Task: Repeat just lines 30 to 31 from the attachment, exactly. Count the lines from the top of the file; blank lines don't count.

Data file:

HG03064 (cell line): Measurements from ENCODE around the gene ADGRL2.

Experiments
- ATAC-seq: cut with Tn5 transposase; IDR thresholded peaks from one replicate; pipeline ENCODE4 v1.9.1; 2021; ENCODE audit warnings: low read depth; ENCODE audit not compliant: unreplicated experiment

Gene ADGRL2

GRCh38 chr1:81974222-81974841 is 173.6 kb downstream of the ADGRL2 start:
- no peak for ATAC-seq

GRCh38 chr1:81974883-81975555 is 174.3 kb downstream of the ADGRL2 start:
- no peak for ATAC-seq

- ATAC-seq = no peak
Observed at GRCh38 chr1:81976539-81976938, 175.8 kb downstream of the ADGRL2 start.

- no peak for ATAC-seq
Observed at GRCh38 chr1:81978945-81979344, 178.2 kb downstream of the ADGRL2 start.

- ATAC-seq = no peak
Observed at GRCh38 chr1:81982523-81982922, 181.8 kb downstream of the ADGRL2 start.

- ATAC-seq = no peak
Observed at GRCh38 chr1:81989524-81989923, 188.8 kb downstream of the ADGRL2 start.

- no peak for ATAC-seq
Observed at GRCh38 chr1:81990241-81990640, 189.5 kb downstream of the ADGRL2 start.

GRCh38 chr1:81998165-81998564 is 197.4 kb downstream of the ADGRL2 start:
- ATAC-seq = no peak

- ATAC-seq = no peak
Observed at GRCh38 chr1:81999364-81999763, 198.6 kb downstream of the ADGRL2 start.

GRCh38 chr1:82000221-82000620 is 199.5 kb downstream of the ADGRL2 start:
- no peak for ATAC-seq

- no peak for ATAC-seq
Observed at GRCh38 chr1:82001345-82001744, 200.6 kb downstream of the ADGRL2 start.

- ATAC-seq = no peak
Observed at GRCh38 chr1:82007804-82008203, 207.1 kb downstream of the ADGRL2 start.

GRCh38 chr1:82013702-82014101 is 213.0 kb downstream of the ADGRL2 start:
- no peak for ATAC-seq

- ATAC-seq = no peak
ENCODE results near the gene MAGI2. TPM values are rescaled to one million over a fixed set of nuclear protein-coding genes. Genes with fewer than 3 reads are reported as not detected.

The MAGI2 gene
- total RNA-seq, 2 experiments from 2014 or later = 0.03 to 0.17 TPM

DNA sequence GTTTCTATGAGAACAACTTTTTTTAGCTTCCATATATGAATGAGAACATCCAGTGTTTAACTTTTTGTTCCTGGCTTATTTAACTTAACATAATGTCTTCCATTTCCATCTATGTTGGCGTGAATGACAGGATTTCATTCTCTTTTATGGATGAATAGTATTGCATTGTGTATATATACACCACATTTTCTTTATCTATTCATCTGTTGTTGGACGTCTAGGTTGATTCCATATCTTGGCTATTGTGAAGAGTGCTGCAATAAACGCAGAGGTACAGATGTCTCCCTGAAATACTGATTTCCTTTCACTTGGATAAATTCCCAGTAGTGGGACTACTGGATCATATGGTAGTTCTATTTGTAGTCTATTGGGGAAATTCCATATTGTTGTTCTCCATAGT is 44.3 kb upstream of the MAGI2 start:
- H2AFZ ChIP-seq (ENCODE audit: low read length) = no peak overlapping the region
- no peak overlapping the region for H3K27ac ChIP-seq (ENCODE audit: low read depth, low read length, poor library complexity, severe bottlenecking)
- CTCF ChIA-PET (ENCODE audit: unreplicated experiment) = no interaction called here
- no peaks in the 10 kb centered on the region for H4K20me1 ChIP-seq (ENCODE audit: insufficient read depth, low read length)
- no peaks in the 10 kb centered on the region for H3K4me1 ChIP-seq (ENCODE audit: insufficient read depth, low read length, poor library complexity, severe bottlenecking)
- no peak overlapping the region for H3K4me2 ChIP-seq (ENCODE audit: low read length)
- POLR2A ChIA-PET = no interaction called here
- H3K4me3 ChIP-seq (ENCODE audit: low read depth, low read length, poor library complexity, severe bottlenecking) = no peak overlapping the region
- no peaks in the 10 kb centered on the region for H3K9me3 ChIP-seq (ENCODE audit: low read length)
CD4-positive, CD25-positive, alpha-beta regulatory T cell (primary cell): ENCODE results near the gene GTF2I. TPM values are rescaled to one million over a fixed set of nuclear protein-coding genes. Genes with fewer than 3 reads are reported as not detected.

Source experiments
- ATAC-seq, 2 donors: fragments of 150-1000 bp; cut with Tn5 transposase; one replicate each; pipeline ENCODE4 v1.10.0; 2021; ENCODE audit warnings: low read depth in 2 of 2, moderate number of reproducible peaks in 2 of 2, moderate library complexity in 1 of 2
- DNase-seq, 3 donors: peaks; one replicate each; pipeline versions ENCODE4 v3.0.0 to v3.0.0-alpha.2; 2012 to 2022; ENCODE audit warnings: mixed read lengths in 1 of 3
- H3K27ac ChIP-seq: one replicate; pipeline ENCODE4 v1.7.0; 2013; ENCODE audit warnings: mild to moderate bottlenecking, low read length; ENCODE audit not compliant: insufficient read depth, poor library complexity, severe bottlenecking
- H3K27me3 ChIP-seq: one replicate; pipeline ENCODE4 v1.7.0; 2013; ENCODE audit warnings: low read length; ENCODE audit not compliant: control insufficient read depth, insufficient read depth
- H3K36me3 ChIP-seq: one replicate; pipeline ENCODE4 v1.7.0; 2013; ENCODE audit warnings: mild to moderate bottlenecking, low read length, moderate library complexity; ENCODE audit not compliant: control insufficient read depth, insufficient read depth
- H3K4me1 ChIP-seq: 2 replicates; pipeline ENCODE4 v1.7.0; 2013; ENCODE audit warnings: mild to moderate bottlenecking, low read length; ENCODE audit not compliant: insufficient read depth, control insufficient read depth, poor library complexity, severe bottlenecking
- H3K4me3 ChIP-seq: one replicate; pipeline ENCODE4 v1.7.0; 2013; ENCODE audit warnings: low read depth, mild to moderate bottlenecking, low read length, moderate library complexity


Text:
- no peak for ATAC-seq

- ATAC-seq = no peak